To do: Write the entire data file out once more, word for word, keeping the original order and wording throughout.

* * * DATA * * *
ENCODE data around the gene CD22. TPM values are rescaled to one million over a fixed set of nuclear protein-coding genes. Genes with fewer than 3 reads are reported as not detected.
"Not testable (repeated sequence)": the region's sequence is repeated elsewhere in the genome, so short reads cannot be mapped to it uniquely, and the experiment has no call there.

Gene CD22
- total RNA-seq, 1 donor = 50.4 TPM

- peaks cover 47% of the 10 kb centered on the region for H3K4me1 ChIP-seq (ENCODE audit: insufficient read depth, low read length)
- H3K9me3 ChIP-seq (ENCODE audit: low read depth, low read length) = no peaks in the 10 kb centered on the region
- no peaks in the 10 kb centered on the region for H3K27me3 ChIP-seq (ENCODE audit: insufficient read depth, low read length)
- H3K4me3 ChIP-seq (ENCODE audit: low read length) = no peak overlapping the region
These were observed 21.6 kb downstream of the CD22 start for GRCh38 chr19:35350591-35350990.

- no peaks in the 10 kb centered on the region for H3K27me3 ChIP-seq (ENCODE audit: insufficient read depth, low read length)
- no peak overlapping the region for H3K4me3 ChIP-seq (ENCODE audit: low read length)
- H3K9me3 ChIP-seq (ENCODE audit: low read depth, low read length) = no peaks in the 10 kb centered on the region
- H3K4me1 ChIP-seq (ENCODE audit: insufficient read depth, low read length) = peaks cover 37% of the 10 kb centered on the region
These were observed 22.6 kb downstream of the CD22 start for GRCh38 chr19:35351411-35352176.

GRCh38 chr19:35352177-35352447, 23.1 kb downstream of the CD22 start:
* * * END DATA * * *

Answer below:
ENCODE data around the gene CD22. TPM values are rescaled to one million over a fixed set of nuclear protein-coding genes. Genes with fewer than 3 reads are reported as not detected.
"Not testable (repeated sequence)": the region's sequence is repeated elsewhere in the genome, so short reads cannot be mapped to it uniquely, and the experiment has no call there.

Gene CD22
- total RNA-seq, 1 donor = 50.4 TPM

- peaks cover 47% of the 10 kb centered on the region for H3K4me1 ChIP-seq (ENCODE audit: insufficient read depth, low read length)
- H3K9me3 ChIP-seq (ENCODE audit: low read depth, low read length) = no peaks in the 10 kb centered on the region
- no peaks in the 10 kb centered on the region for H3K27me3 ChIP-seq (ENCODE audit: insufficient read depth, low read length)
- H3K4me3 ChIP-seq (ENCODE audit: low read length) = no peak overlapping the region
These were observed 21.6 kb downstream of the CD22 start for GRCh38 chr19:35350591-35350990.

- no peaks in the 10 kb centered on the region for H3K27me3 ChIP-seq (ENCODE audit: insufficient read depth, low read length)
- no peak overlapping the region for H3K4me3 ChIP-seq (ENCODE audit: low read length)
- H3K9me3 ChIP-seq (ENCODE audit: low read depth, low read length) = no peaks in the 10 kb centered on the region
- H3K4me1 ChIP-seq (ENCODE audit: insufficient read depth, low read length) = peaks cover 37% of the 10 kb centered on the region
These were observed 22.6 kb downstream of the CD22 start for GRCh38 chr19:35351411-35352176.

GRCh38 chr19:35352177-35352447, 23.1 kb downstream of the CD22 start: